You work at an organization that was started by two homeless men. Can you talk about your work there, and maybe where you’d like to see yourself making the most impact?

My work at Picture the Homeless focuses on bringing people without homes together to fight back against the problems that impact them. We don’t think homeless people need advocates – they’re the experts on homelessness, and they have the anger to fight back and win. We provide the space and resources and support to create change around the many bad policies they have to deal with. A big part of our work focuses on challenging stereotypes and misconceptions about homelessness. People want to frame the issue as one of substance abuse and mental illness, but plenty of wealthy people have substance abuse and mental illness issues! Homelessness is about poverty, and gender, and the lack of decent-paying jobs, and institutional racism, and a whole host of other systemic issues. Homeless people are already living in a dystopia. It’s like the William Gibson quote about the future already being here, but not evenly distributed. I’m very fortunate to have this perspective of working so close to the issue for so long. It can be really emotionally draining at times, as is true of any situation where you’re exposed to massive, cruel, wanton, unnecessary injustice, but we have also won a lot of really huge concrete victories that are helping to turn the tide.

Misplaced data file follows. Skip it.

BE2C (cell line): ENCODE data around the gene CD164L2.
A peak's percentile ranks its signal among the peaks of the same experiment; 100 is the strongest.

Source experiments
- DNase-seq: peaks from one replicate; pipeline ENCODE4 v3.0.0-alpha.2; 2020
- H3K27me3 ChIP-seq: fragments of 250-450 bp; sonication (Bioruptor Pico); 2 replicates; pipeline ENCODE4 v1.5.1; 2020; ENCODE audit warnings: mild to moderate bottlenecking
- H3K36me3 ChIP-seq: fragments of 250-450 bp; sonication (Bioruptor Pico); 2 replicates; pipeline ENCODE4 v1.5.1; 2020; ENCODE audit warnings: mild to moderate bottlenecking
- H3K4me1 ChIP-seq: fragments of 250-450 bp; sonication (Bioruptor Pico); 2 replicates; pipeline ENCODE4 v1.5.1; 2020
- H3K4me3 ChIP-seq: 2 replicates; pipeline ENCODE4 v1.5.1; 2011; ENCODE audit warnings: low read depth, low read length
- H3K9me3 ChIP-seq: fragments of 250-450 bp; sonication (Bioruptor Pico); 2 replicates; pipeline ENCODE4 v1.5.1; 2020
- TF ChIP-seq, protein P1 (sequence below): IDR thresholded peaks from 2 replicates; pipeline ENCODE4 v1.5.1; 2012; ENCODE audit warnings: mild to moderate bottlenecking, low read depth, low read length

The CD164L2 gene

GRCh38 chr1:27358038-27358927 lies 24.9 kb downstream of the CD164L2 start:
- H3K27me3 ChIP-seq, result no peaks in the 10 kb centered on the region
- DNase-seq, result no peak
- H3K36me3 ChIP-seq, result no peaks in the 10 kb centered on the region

Do you have a favorite interview question? Have you ever been asked it? How would you answer it?
OOOOOOoooooooooooooooooooooh OK I’m not saying that I used to fantasize about being interviewed by Rolling Stone when I was a teenager ALL THE TIME. But I totally did. And one of the questions I wanted to be asked was what fictional character I would most want to be. So go ahead. Ask me that question.

What fictional character would you most want to be?  
All the villains. Lady Macbeth. Maleficent. Neuromancer. Mrs. Coulter, from His Dark Materials. Grendel. Prince Zuko, from Avatar: the Last Airbender. President Laura Roslin and Mrs. Dalloway. They’re not villains, but that’s okay. Some of my best friends are not villains.

How does it feel to win a motherfucking Shirley Jackson Award?

Pretty fricking awesome. And not just because Shirley Jackson is pretty fricking awesome. And not just because so many of my hero(in)es have won it – Karen Joy Fowler, Jeffrey Ford, Kelly Link, Peter Watts, Neil Gaiman, Stephen King, Lucius Shepard, Laird Barron, Ellen Datlow…